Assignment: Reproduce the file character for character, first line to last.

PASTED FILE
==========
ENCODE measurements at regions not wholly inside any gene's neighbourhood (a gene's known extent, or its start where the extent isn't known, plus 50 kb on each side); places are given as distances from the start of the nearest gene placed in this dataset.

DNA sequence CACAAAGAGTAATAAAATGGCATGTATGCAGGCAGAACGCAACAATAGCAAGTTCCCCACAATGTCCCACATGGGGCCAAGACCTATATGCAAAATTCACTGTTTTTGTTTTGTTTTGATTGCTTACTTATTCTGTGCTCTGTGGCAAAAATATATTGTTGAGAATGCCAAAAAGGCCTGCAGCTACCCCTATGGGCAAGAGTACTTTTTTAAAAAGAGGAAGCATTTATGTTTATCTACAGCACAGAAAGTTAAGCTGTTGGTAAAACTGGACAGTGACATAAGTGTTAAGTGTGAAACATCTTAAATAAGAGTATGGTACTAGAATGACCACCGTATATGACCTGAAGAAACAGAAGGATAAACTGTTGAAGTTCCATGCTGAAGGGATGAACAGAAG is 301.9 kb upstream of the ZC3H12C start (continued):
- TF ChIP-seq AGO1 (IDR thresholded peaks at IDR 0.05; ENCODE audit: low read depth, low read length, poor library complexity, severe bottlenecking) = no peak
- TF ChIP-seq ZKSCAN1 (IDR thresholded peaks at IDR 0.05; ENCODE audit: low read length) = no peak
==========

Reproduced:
ENCODE measurements at regions not wholly inside any gene's neighbourhood (a gene's known extent, or its start where the extent isn't known, plus 50 kb on each side); places are given as distances from the start of the nearest gene placed in this dataset.

DNA sequence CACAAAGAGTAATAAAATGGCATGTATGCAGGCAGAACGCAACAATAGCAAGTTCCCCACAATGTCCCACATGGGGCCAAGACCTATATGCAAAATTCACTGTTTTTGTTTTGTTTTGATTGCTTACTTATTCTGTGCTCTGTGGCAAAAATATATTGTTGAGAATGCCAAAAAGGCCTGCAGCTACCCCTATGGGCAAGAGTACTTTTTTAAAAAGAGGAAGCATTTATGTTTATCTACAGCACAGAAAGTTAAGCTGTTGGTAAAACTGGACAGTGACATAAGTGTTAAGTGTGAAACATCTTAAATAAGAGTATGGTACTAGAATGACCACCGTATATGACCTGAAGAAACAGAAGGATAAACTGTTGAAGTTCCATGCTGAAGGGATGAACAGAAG is 301.9 kb upstream of the ZC3H12C start (continued):
- TF ChIP-seq AGO1 (IDR thresholded peaks at IDR 0.05; ENCODE audit: low read depth, low read length, poor library complexity, severe bottlenecking) = no peak
- TF ChIP-seq ZKSCAN1 (IDR thresholded peaks at IDR 0.05; ENCODE audit: low read length) = no peak